Serves 12
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For the chai steeping mixture:

For the cream topping:

  1. Preheat the oven to 160°C fan/350°F/gas mark 4.
  2. First, toast all the spices for the chai steeping milk mixture and the cake together (to save time) and then separate them out. Place the cardamom pods and cloves in a large dry frying pan over a medium heat and toast them for about 10 minutes until fragrant, then remove from the heat. Separate the cardamom pods from the cloves, then use a spice blender or pestle and mortar to grind the cardamom first, then the cloves separately afterwards. (If using a pestle and mortar, then remove the cardamom shells. However, don’t chuck these out as they can be added to the steeping milk – as this will be strained – but should not be included in the sponge.)
  3. Take out 2 teaspoons of the ground cardamom and 1⁄2 teaspoon of the ground cloves and reserve these for the sponge, then place the remaining spices in a large saucepan for the steeping mixture. To this saucepan, add the milk, tea bags, black pepper, cinnamon sticks and ground ginger and place over a low heat for 10 minutes, stirring every so often. Then take off the heat and set aside to infuse while you make the cake.
  4. Grease a large rectangular 22 x 30cm casserole dish with coconut oil and set aside.
  5. Place the egg whites in the bowl of a stand mixer with a whisk attachment (or a large mixing bowl if using a hand-held whisk). Add the cream of tartar and beat on a high speed until foamy, then add 75g sugar slowly, a tablespoon at a time, while still beating on high, until stiff peaks form – be careful not to over-whisk. Transfer to a separate bowl and set aside.
  6. Add the coconut oil to a small bowl and melt in the microwave for about 45 seconds until smooth. Set aside to cool.
  7. Now add the egg yolks to the bowl of the stand mixer (no need to clean out the bowl) and add the remaining 85g sugar with the vanilla bean paste and salt, beating on high until the mixture has doubled in size, is pale yellow and has reached the ribbon stage – meaning that the mixture leaves a trail when you lift the whisk and draw a figure of eight.
  8. In a separate bowl, place the flour, baking powder, cinnamon and ginger and mix together with the reserved, toasted ground cardamom and cloves.
  9. Gently fold in half the egg white mixture to the egg yolk mixture until it has mostly been incorporated. Next, sift the flour mixture into this batter in three parts, gently folding each time with a spatula. Then, take about 1⁄4 cup of the batter and mix this with the coconut oil until smooth. Add this mixture back to the batter and fold to combine. Finally, fold in the remaining egg white, until no streaks remain.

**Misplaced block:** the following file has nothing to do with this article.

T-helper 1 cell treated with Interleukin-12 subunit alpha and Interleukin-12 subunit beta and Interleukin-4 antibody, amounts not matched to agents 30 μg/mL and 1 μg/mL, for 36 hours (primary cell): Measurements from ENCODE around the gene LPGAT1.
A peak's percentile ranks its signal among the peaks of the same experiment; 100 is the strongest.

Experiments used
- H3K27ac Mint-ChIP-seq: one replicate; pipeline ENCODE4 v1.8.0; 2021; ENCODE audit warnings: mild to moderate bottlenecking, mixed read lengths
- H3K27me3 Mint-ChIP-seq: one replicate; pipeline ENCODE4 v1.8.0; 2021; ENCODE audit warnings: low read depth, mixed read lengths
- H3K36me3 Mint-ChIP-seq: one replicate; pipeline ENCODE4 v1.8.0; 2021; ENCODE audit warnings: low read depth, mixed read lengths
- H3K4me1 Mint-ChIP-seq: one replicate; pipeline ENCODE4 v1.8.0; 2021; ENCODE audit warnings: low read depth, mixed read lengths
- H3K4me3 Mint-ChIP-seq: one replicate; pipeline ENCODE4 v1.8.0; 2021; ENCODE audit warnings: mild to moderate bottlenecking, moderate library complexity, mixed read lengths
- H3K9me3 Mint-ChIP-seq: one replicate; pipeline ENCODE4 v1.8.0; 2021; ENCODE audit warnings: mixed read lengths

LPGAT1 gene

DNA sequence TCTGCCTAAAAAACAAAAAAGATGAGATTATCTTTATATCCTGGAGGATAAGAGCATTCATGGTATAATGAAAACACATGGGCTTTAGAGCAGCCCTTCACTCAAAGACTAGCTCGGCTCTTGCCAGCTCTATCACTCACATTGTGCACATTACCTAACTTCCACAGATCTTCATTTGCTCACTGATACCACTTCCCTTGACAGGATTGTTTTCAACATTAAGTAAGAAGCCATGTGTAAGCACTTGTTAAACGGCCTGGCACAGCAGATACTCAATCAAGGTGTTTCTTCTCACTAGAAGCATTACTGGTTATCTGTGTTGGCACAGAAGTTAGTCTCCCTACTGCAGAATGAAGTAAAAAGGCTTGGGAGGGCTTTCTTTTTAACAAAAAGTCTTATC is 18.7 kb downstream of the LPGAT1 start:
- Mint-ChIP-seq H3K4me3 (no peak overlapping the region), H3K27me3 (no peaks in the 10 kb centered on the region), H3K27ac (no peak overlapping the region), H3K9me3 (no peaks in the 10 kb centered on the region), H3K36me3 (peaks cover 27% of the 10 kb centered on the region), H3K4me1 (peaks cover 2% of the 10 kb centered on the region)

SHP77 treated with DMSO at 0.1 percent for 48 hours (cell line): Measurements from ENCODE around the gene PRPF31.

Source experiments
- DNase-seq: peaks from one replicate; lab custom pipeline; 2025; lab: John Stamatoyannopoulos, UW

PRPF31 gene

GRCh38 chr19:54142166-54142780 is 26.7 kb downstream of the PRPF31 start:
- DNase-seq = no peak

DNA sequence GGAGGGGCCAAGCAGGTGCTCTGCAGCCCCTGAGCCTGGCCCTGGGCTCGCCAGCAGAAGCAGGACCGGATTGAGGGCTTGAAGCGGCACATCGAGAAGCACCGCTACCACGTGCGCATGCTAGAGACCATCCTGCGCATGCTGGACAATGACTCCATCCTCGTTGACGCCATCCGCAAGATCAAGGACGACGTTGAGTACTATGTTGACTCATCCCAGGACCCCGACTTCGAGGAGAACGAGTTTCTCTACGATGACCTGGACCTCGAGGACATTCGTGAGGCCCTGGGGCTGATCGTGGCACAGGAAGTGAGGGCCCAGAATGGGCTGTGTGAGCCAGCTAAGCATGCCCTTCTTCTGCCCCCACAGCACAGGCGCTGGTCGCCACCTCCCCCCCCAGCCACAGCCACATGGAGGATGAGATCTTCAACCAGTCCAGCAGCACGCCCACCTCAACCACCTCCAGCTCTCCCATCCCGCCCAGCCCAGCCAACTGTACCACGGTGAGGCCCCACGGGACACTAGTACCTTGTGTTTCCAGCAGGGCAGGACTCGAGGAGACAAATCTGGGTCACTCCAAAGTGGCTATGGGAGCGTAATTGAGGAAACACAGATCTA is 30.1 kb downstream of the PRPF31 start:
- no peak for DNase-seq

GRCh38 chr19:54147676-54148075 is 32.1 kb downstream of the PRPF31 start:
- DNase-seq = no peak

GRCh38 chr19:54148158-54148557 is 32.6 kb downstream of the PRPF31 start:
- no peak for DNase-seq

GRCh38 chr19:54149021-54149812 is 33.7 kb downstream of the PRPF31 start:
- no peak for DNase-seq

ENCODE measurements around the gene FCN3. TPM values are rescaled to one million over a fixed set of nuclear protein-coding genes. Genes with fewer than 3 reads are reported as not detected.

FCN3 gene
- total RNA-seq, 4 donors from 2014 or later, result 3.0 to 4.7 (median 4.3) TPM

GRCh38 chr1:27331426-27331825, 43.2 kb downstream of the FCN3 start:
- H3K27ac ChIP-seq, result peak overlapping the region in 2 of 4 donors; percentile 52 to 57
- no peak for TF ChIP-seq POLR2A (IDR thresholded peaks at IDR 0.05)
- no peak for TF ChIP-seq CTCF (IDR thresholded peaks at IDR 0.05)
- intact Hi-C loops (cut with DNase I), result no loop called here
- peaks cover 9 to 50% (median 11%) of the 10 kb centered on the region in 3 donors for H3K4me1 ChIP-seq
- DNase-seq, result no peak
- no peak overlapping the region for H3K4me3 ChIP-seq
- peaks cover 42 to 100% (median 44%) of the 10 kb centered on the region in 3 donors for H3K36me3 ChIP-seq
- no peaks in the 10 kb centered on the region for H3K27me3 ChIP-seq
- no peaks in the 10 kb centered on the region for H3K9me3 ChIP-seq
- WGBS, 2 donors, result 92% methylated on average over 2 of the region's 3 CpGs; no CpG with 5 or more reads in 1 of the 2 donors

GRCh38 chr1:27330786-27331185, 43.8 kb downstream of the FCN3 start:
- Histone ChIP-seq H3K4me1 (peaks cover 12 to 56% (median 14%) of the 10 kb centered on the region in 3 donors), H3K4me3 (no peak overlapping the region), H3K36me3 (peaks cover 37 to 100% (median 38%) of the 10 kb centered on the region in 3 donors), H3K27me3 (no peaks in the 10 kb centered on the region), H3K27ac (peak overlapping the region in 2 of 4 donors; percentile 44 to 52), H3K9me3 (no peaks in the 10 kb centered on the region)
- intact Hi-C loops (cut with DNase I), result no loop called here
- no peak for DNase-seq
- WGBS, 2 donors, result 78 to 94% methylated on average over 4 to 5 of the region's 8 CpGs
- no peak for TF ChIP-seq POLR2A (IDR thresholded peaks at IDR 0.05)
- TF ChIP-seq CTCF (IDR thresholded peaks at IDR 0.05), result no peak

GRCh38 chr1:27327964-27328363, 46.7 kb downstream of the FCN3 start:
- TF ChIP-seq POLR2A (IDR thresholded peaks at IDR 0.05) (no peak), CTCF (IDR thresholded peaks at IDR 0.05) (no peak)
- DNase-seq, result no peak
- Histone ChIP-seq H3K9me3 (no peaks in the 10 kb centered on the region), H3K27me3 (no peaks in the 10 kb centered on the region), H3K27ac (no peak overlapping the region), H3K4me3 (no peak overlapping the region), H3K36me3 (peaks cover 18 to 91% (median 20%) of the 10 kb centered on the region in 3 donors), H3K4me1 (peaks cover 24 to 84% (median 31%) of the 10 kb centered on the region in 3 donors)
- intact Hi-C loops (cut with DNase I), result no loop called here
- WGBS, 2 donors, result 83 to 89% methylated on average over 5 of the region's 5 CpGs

10. Pour the cake batter into the greased casserole dish and tilt the tray from side to side to level the surface, then bake in the oven for 25–30 minutes, until a skewer comes out clean.
  11. Once baked, use a large skewer or fork to poke holes all over the cake, making sure they go all the way to the bottom, then set aside in the dish for about 10 minutes, until cool to the touch.
  12. Squeeze the tea bags in the chai steeping mixture, to get as much flavour from them as possible. Then, add in the double cream and condensed milk and mix well until combined. Strain the mixture into a jug. Pour half of this over the cake, waiting for a few seconds for it to seep in, before pouring over the remainder, leaving about 200ml of the liquid in the jug (which will be used to serve with the cake). Cover the dish in clingfilm and refrigerate for at least 2 hours (or overnight), for the milk mixture to really infuse the cake.
  13. When ready to serve, prepare the cream topping. Place the coconut in a large dry frying pan and toast, stirring, over a low heat for 5–7 minutes, until golden and fragrant. Set aside.
  14. In a large (preferably cold) bowl, whisk the double cream and vanilla bean paste to almost stiff peaks, then add the cold coconut milk and whisk again until combined and thickened.
  15. To assemble, use an offset spatula to spread the coconut cream all over the cake, creating some texture. Sprinkle over the toasted coconut with a light dusting of cinnamon. Cut the cake into squares and serve with some of the reserved chai milk.

Recipe and images courtesy of Crystelle Pereira, taken from her new book ‘Flavour Kitchen’, which was published by Kyle Books in May 2023. Photography by Vanessa Lewis.